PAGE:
# Intuition behind fixed effects estimator

I understand that the fixed effects estimator in a panel model (say, individuals, $i$ across years, $t$) can be understood either as a including a dummy for each $i$ or running OLS on the time demean-ed data. My question is whether the estimate from the FE model (that is, the within estimator) is equivalent to the average of the estimates from running OLS on each individual separately. Consider the following two approaches:

$y_{it} = constant + \beta x_{it} + v_i + u_{it}$

$y_t = constant + \alpha x_t + e_t$ for all $i \in (1, 2, ... N)$

The second equation gives us an $\alpha^i$ for each individual and my question is whether $\beta = \frac{1}{N} \sum_i^N \alpha^i$

• Shouldn't there be a $x_{i,t}$ somewhere in the second equation? How does the second equation give you an $\alpha^i$? It doesn't seem to contain a value of $\alpha^i$ at all.
– BKay
Mar 4, 2016 at 15:34
• As for BKay's concern, I would suggest rephrasing the second equation to $y_{it} = constant_i + \alpha^i x_{it} + e_{it}$. Oct 27, 2016 at 6:38

I asked exactly the same question on math.stackexchange:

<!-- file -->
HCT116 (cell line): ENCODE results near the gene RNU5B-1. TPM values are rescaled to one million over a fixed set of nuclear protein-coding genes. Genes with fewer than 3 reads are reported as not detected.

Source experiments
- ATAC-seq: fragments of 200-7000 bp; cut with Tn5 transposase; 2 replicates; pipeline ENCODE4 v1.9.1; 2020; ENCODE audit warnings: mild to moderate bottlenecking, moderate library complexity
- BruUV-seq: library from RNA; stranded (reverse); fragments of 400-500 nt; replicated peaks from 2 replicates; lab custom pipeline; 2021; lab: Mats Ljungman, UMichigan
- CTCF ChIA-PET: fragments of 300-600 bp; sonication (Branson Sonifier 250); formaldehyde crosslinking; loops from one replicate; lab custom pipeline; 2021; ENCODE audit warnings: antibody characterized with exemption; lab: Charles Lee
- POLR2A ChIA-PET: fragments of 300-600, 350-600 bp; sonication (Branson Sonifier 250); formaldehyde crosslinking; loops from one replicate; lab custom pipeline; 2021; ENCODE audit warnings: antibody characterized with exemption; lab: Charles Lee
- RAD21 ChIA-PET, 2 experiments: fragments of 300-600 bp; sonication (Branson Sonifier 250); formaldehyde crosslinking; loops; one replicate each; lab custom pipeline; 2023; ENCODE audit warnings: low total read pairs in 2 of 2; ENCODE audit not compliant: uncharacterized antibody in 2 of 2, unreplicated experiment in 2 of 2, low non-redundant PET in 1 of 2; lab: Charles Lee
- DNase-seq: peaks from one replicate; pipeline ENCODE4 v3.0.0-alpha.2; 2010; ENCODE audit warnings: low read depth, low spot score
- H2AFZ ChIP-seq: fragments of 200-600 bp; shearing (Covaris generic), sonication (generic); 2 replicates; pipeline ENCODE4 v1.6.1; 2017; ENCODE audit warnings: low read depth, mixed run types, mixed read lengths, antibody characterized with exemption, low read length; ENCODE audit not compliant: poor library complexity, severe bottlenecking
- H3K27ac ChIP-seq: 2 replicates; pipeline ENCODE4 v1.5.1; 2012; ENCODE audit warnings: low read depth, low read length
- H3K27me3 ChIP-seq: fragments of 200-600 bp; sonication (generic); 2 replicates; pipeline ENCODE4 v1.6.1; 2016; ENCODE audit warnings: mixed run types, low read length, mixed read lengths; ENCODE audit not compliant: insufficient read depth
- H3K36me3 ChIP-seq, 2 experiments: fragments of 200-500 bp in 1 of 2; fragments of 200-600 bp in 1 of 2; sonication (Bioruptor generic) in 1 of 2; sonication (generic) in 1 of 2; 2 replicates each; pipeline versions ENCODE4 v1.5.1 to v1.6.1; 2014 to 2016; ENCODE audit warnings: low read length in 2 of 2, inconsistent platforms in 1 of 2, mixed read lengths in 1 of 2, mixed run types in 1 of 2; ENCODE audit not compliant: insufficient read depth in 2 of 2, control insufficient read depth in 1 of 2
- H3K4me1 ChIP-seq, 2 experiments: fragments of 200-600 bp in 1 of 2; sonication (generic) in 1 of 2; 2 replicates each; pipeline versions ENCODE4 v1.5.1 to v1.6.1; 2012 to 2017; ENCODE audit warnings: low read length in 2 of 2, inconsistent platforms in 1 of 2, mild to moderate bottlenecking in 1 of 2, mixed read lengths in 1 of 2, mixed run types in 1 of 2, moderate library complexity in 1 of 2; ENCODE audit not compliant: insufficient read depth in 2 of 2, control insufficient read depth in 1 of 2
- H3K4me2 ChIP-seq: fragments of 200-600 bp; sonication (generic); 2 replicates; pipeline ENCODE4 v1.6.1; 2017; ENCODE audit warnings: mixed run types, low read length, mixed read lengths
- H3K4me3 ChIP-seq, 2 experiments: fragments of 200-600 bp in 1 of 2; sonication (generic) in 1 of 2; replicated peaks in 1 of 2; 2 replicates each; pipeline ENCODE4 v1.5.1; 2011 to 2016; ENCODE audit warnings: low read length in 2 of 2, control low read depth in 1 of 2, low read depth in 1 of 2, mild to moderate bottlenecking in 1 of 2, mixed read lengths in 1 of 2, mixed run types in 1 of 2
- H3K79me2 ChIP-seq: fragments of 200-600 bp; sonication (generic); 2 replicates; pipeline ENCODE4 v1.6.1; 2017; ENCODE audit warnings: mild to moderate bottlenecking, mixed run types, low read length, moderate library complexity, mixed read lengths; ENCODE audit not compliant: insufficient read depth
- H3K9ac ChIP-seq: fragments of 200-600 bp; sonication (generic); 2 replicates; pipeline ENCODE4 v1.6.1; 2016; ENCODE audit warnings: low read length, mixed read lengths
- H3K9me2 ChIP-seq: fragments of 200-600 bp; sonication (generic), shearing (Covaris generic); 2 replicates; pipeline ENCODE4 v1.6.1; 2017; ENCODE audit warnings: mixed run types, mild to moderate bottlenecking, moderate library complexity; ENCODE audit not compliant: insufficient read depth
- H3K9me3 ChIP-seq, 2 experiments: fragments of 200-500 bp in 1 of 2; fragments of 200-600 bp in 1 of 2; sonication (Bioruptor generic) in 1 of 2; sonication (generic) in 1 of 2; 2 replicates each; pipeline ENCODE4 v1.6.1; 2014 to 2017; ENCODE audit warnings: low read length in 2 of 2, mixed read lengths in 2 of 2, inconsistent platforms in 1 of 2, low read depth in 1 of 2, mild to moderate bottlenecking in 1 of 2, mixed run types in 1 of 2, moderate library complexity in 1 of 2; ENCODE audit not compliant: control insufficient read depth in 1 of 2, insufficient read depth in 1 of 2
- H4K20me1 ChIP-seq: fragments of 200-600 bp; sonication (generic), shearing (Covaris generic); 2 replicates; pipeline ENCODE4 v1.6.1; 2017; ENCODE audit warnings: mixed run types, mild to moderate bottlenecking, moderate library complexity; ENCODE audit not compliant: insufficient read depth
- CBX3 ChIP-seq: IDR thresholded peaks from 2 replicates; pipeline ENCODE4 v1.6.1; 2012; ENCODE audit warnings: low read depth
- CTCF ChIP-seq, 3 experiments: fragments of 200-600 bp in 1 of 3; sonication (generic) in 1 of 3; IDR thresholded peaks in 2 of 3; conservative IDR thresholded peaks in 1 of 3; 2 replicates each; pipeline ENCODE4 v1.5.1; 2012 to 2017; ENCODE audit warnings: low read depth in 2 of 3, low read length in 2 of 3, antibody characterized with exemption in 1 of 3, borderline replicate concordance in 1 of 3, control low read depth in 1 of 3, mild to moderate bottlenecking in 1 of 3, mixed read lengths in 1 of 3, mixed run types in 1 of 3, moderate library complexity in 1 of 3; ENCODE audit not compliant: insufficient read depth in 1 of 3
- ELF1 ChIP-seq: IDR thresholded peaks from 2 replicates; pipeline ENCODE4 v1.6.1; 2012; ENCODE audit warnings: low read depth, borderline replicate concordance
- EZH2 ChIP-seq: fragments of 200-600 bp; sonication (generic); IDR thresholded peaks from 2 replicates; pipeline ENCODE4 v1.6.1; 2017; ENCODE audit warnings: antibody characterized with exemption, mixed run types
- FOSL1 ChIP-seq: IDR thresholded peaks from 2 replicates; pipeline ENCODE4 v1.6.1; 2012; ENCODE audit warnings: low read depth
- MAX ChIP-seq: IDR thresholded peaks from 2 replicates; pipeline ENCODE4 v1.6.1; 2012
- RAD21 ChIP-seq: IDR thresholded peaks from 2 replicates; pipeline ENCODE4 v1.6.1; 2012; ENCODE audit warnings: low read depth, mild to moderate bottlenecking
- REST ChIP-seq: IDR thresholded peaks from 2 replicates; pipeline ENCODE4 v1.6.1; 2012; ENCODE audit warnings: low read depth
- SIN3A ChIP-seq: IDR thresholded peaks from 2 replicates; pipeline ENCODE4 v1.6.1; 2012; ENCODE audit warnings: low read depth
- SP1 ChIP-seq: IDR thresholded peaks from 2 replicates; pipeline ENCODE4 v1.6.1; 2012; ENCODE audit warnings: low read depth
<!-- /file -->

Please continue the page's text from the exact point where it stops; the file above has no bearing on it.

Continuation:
https://math.stackexchange.com/questions/1470490/fixed-effects-estimation

In short, the answer is yes, it can be viewed as running separate OLS regressions- the weights, however, are not arbitrary. It is a weighted average of the separate OLS regressions.

I believe the second approach you suggest is equivalent to using an OLS on the whole sample and with dummy variables for each person, country or whatever. Therefore, the answer to your question should be yes.

Let $\hat\alpha^i = \left[\sum_t (x_{it}-\bar{x}_i)^2 \right]^{-1} \sum_t (x_{it}-\bar{x}_i) (y_{it}-\bar{y}_i)$, estimator from the individual OLS regression. Let $\hat\beta$ be the FE estimator using the panel data. Then, math gives the identity $$\hat\beta = \sum_{i=1}^N w_i \hat\alpha^i,\quad w_i = \frac{\sum_t (x_{it}-\bar{x}_i)^2}{\sum_{j=1}^N \sum_t (x_{jt}-\bar{x}_j)^2}.$$ This confirms ChinG's answer. (Note that the mean-group estimator is $N^{-1} \sum_{i=1}^N \hat\alpha^i$, which is different from the FE estimator.)

• +1. The form of $w_i$ also suggests that the FE estimator gives more weight to individuals/groups that have larger variation in $X$.
– Paul
Oct 27, 2016 at 17:14